Here’s a RepRap update, which I plan to do every now and then to track the progress of the RepRaster 5000. (Yeah, that’s the name of it. At least until I come up with a better one.)
The RepRaster 5000 has been fully operational for about a month now, and I have managed to make a few things in that time. Most of my prints have come out okay… not great, but okay.
I’m using Slic3r and a pre-compiled version of Pronterface on Mac OS X 10.6.8. I’ve had one or two STL files that had some issues with Slic3r, but besides that it’s been a fairly solid setup. I’m still using Sketchup for some 3D modeling, and OpenSCAD continues to confuse me.
My first prints were on a sheet of glass taped down to my heated PCB. They turned out pretty bad. Because of the way the PCB was attached to the platform I couldn’t clip the glass tightly into place. Oh, the PCB was also mounted flat(ish) to the wooden platform. I ended up raising up the PCB above the wooden platform, thinking it would help it heat up faster (it seems to) and I’d also then be able to clip the glass to the PCB. This is way better. Easier to work with, for sure.
So now I’ve got the PCB above the wood (spaced with a few nuts and washers) and the glass attached to the PCB with bulldog (AKA “binder”) clips. My first prints on plain glass were hit and miss, and the ratio was not improving. I tried ABS slurry (which is acetone with some filament dissolved in it) but that was messy and still didn’t seem to work that well. I ended up putting Kapton tape on the glass, and then just using nail polish remover to clean the Kapton well before printing. (I’d prefer to use the nail polish remover over the acetone if possible, since it’s less smelly.) Finally, I was getting really good adhesion! (I’m doing two skirt loops 6mm from the print.)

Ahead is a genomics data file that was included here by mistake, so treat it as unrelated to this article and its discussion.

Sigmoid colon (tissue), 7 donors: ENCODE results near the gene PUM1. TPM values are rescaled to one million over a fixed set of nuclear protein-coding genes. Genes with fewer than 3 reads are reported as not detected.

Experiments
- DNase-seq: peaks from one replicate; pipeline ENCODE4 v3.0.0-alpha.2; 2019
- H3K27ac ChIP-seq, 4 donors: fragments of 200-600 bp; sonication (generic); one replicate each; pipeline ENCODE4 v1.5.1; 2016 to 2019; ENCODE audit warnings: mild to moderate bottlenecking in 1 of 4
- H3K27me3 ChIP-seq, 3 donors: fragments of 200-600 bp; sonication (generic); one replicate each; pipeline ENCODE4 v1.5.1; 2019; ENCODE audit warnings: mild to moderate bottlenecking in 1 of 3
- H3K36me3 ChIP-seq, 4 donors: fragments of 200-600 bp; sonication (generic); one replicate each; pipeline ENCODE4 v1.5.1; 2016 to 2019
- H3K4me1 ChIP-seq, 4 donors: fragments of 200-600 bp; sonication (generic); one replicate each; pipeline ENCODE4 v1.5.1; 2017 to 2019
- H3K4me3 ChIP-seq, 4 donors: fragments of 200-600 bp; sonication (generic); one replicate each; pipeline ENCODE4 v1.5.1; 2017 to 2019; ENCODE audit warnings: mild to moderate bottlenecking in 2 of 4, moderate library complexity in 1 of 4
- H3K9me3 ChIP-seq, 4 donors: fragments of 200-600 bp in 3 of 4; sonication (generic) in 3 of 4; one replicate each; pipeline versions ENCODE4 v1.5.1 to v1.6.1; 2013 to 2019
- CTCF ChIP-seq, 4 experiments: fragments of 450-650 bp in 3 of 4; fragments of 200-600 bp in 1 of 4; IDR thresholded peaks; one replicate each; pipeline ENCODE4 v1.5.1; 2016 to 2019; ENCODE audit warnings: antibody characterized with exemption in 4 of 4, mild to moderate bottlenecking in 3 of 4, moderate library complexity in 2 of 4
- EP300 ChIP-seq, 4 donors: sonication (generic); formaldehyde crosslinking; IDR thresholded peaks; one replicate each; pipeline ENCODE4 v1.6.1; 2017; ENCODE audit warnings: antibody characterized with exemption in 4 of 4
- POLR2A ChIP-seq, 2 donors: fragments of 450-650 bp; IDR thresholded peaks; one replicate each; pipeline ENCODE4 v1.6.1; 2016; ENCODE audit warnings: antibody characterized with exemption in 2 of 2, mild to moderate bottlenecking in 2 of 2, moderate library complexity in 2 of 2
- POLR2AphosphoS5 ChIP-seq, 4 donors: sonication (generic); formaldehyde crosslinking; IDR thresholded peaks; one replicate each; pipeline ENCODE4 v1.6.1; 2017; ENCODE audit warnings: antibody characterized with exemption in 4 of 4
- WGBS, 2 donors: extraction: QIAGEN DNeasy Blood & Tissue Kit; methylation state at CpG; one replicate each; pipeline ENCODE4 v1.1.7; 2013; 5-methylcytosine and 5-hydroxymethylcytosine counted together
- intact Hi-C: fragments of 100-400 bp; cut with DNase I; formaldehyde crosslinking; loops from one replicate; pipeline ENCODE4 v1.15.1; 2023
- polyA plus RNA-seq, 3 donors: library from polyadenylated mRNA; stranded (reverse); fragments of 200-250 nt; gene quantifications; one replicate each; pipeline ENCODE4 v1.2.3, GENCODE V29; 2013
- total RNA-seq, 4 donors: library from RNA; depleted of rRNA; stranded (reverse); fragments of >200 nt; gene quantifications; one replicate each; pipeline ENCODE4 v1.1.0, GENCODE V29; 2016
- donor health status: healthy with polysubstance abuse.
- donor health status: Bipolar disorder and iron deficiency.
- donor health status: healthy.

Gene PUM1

The one thing that really helped printing (so far) was leveling the bed, which was completely impossible at first. With just the nuts, there was no way in heck I was going to get things level. Then I found the Parametric Thumbwheel, printed four of them, and at last… a level bed! Again, one of the great things about a RepRap is that it can (often) print its own upgrades. I’ve got my eye on a few other items that might make things better/easier/faster.
I’m at a point now where I feel like I can print things, and while they aren’t the best quality yet, that will change in the future, with more and more tweaking. I’m looking forward to sharing tips & tricks at the Milwaukee 3D Printing Meetup happening July 1st, 2012, and 3D Printing Camp on July 21st, 2012. If you’re at all interested in this stuff, either event (or both!) would be a great introduction.
1 reply on “RepRap Report”
RepRaster 5000 update! http://t.co/clGX3UAy #reprap #3dprinting